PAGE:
And this Communication Safety with now also help keep kids safe when they're sending and receiving an AirDrop, a FaceTime video message, and when using the Phone app to receive a Contact Poster and the Photos picker to choose content to send. So basically they launched this under 16, verified that it's working, and now they're confident enough to extend this out into additional apps that could be problematic.

All image and video processing for Communication Safety occurs only on the device, so that neither Apple nor any third party gets access to the content. And as we've talked about before, these warnings will be turned on for the child accounts in their Family Sharing plan, which can be disabled by the parent. A Sensitive Content Warning is shown in Messages in the iPad Pro.

What Apple calls Communication Safety is what protects children receiving or attempting to send videos or photos, and the same protections are available for adult users in the form of a Sensitive Content Warning. The feature is optional and can be turned on by the user in Privacy & Security settings. And as with Communication Safety, all image and video processing for Sensitive Content Warnings for adults occurs on the device, meaning that nobody else gets to see it.

And there was some conversation of this, as well, I think I saw it on some of the podcasts, Leo, probably on MacBreak Weekly. Apple has also added Passwords and Passkey sharing with the creation of sharing groups, which totally makes sense to do. Users can now create a group to share a set of passwords, and everyone in the group can add and edit passwords to keep them up to date, as needed. And in a slick new feature that I want to see in action, this will be really interesting to see. Apple says that one-time verification codes received in Mail will now automatically autofill in Safari without the user leaving the browser.

Okay. So okay. It sounds as though you're on a web page that sends you a link, where the web page wants you to authenticate your email address by giving it a six-digit code or whatever. So it says we sent you email, please populate this field with your code. Apparently iOS will be observing that empty and waiting field and also notice that you've just received email in the background which contains a code. So it will parse the email for the code and populate the one-time code field in the browser so that it just appears, and then you just click on, yeah, there's your code. And it happens. So wow, I can't wait to see that happen, you know, in front of me. That'll be very cool.

We've talked about Apple's "Lockdown Mode" which significantly reduces the iPhone attack surface by dramatically restricting the content that the phone will accept and process. Apple is pushing this technology now even further. This was also the first time I've seen the term "mercenary spyware" anywhere. I love the term. I'm going to be using it. These new lockdown protections encompass safer wireless connectivity defaults, media handling, media sharing defaults, sandboxing, and network security optimizations.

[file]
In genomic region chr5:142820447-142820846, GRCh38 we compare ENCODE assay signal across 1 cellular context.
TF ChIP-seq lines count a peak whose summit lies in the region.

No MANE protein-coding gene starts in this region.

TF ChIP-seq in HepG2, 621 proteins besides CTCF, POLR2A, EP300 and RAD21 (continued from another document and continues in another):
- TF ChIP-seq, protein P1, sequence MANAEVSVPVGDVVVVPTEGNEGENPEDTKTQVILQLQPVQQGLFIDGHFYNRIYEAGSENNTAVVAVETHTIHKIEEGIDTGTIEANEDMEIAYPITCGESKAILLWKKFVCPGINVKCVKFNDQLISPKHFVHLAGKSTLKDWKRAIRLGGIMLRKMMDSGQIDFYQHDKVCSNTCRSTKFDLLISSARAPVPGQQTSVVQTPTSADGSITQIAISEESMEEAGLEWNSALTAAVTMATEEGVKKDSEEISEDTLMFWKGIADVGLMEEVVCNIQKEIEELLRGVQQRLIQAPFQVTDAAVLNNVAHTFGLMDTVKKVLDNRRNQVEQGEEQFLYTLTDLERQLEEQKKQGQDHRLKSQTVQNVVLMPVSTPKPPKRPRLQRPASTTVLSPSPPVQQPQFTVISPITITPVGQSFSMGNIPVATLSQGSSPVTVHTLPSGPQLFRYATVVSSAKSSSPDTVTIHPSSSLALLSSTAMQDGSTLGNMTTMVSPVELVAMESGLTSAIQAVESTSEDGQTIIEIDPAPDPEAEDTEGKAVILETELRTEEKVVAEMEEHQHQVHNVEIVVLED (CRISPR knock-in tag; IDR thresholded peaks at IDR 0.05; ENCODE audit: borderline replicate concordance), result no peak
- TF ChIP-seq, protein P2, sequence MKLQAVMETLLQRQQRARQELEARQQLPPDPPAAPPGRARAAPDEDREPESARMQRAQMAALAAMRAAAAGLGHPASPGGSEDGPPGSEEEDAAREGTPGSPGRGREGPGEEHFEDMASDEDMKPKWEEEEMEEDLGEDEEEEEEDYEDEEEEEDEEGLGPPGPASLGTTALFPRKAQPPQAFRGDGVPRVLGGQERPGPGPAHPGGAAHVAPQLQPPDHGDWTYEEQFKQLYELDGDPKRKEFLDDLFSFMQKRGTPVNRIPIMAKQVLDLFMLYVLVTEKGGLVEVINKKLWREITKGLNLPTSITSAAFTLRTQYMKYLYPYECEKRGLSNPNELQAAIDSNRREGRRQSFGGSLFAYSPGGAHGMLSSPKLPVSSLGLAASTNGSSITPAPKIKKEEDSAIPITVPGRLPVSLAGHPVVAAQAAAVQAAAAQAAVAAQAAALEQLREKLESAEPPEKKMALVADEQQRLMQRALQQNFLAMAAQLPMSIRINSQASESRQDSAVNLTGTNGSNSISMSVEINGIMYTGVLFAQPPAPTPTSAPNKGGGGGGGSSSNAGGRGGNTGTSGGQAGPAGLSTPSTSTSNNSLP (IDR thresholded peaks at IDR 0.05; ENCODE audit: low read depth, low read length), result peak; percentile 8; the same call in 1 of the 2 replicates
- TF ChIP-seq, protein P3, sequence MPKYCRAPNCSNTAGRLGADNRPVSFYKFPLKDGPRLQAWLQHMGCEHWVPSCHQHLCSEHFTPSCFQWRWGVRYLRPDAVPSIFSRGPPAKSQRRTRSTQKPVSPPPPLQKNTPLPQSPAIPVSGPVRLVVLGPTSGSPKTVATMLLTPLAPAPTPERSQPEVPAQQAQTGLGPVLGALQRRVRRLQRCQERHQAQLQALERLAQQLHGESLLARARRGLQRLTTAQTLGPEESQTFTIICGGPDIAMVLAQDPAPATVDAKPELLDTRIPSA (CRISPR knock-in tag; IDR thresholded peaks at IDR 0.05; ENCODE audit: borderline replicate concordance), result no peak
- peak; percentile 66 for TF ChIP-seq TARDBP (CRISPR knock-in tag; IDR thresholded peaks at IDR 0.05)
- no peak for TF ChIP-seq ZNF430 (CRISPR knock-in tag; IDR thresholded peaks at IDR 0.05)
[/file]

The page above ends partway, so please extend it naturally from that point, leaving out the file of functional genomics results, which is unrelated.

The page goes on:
So now, when we get this in iOS 17, enabling Lockdown Mode will further harden device defenses and strictly limit functionality, all in the name of security. And I think it makes a lot of sense. Oh, and it's also coming to watchOS. When you enable Lockdown Mode on your iPhone that is paired with your watch, the watch also gets locked down. So, you know, it's not like they've left a way in by sneaking in through your watch.

Also, Apple has something that they're calling "Check In," which is an interesting new feature. I'll just share how Apple described it. They said: "Check In makes it easy for users to let friends or family members know they've reached their destination safely. Once turned on by the user, Check In automatically detects when the user has reached their intended destination, and will let selected contacts know via Messages. In the case that something unexpected happens when the user is on their way, Check In will recognize that the user is not making progress toward their declared destination and check in with them. If they don't respond, the feature will share useful information like the user's precise location, battery level, cell service status, and the last active time that they used their phone with the contacts and the users selected.

"In addition to making it easier to get help if needed, Check In is designed around privacy and security" - of course, it's Apple - "keeping the user in control by letting them choose with whom to share their information, including the destination and time duration that they set. Users can end the Check In session at any time," you know, canceling it. "Information sent with Check In is end-to-end encrypted so only the user's family member or friends who have been authorized are able to read it, not Apple or anyone else." So again, just kind of somebody at Apple saying, what new service, how else could we help people leverage the technology that they're now carrying in their pocket? And so they created another one.

"NameDrop" is another new feature which allows for tightly controlled contact information sharing from one device to another, presumably enabled through NFC since the devices basically need to be in super close proximity, if not touching.